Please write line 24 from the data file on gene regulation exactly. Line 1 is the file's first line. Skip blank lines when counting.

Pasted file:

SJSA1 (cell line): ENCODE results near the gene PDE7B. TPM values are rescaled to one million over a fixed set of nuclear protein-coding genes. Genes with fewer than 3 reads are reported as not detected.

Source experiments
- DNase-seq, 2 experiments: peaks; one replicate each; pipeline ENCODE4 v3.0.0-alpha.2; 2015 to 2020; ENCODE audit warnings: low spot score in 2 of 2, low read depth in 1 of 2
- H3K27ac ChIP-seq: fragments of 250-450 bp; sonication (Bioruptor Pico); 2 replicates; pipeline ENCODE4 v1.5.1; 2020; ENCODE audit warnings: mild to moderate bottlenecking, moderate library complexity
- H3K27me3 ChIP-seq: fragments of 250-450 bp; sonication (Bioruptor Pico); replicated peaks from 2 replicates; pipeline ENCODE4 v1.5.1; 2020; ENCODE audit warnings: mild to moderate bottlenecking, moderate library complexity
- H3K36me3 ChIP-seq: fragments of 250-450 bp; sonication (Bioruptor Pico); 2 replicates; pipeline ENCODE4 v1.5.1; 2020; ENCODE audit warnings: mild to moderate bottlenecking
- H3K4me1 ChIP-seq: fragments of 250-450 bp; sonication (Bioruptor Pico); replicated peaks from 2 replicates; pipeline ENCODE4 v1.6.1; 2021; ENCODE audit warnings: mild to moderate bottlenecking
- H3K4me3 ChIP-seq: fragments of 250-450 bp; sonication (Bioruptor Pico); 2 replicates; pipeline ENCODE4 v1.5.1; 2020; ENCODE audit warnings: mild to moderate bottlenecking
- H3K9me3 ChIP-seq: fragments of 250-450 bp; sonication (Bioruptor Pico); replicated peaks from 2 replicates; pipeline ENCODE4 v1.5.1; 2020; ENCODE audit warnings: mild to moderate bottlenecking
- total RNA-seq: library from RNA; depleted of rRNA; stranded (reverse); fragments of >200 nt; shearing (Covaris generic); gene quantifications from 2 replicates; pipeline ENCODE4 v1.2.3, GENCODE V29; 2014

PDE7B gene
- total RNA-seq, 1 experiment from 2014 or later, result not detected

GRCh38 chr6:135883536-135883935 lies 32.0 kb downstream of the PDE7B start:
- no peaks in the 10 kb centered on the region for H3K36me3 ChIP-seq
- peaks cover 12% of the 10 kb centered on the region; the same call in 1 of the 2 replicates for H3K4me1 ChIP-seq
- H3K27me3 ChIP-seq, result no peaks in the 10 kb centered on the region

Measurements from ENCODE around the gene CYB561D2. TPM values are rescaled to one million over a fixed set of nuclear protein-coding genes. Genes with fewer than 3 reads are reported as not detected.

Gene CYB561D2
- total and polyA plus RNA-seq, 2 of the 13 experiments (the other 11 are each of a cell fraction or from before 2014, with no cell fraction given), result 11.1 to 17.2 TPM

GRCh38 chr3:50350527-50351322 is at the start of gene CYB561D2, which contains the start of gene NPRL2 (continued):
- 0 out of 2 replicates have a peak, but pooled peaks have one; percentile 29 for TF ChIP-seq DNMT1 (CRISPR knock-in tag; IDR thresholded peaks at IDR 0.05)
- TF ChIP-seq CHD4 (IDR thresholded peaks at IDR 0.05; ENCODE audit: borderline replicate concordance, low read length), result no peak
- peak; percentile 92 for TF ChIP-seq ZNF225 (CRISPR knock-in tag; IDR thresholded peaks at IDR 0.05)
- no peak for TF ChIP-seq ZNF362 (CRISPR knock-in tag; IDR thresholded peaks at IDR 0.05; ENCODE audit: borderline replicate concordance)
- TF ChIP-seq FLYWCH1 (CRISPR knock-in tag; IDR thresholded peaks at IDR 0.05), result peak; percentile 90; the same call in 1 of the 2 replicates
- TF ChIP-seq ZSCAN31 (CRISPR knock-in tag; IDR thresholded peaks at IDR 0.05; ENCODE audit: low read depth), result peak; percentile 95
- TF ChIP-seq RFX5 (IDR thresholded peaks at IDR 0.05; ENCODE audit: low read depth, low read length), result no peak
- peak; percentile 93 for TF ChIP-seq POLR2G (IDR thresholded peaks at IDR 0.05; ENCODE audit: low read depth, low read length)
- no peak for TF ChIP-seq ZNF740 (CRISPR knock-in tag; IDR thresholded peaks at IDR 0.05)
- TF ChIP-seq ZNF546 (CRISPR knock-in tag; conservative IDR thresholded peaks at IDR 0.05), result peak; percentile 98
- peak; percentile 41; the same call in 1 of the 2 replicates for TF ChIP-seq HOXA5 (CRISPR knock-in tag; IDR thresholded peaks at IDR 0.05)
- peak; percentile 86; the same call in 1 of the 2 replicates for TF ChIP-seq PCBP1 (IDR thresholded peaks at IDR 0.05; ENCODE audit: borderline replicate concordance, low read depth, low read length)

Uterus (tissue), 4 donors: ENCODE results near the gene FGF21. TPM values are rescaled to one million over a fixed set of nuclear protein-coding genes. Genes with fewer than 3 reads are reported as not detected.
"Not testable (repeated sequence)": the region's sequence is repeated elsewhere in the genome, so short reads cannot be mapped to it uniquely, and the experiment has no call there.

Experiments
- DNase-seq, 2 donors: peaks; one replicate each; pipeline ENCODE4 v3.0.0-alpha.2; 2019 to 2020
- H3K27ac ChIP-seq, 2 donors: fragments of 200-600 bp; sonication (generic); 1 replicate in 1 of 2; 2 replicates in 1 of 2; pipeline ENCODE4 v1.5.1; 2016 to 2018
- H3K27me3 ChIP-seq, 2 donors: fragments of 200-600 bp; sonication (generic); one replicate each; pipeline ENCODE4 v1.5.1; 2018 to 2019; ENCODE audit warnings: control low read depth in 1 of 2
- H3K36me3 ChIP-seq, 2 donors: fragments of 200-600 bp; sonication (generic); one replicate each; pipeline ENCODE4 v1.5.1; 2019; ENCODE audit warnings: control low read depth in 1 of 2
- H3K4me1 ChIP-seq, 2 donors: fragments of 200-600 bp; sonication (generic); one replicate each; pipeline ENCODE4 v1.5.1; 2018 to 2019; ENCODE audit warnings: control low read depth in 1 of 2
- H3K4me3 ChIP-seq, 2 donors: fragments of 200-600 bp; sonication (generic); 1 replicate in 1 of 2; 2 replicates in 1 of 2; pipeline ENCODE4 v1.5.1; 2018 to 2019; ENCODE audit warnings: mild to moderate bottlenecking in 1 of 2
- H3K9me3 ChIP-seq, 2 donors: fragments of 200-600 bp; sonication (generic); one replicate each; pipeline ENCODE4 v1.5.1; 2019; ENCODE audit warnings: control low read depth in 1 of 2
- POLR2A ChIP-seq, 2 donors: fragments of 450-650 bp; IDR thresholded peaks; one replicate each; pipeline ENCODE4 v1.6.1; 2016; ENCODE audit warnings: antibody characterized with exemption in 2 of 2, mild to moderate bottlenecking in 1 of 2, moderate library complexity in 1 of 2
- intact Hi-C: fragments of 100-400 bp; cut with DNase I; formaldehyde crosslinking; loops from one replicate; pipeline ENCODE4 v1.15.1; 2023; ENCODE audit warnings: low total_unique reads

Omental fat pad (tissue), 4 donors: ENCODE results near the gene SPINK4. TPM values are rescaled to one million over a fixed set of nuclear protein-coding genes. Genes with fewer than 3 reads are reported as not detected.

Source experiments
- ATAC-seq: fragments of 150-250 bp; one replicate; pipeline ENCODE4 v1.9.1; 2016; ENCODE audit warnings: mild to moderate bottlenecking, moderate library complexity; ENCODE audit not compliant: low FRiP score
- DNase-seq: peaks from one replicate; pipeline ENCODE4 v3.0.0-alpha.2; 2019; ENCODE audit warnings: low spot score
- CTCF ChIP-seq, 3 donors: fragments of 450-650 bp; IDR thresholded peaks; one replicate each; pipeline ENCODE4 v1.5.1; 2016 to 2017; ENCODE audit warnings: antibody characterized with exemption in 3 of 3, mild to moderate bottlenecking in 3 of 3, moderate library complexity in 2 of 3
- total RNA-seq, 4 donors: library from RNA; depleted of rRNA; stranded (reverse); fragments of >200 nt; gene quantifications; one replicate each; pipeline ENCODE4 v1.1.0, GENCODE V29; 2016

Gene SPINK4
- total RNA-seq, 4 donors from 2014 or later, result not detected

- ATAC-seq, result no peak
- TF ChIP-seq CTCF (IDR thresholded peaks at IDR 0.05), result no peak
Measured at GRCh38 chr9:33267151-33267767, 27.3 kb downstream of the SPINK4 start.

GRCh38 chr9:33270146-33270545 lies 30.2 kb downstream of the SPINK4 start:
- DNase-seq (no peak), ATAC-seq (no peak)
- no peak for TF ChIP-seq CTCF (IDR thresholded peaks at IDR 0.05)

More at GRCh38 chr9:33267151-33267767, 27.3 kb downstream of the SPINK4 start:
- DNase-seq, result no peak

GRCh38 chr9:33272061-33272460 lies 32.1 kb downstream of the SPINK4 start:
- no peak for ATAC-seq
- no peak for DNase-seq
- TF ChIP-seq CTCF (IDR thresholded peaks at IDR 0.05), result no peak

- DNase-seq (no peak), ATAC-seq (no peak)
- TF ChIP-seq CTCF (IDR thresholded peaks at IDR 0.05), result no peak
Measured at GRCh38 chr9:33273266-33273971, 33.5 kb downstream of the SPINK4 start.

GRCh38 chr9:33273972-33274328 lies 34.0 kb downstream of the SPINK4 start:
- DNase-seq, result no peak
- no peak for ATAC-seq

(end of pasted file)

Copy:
- no peak for TF ChIP-seq ZNF362 (CRISPR knock-in tag; IDR thresholded peaks at IDR 0.05; ENCODE audit: borderline replicate concordance)